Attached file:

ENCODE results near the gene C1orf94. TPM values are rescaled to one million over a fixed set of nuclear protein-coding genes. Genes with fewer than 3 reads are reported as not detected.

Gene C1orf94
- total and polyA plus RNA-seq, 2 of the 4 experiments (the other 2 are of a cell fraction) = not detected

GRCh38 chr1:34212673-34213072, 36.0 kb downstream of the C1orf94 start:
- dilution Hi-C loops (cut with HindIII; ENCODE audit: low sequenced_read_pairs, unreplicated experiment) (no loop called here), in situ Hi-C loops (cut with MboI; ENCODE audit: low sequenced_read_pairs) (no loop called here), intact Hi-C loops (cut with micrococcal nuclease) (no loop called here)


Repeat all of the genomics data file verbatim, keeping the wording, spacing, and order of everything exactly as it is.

ENCODE results near the gene C1orf94. TPM values are rescaled to one million over a fixed set of nuclear protein-coding genes. Genes with fewer than 3 reads are reported as not detected.

Gene C1orf94
- total and polyA plus RNA-seq, 2 of the 4 experiments (the other 2 are of a cell fraction) = not detected

GRCh38 chr1:34212673-34213072, 36.0 kb downstream of the C1orf94 start:
- dilution Hi-C loops (cut with HindIII; ENCODE audit: low sequenced_read_pairs, unreplicated experiment) (no loop called here), in situ Hi-C loops (cut with MboI; ENCODE audit: low sequenced_read_pairs) (no loop called here), intact Hi-C loops (cut with micrococcal nuclease) (no loop called here)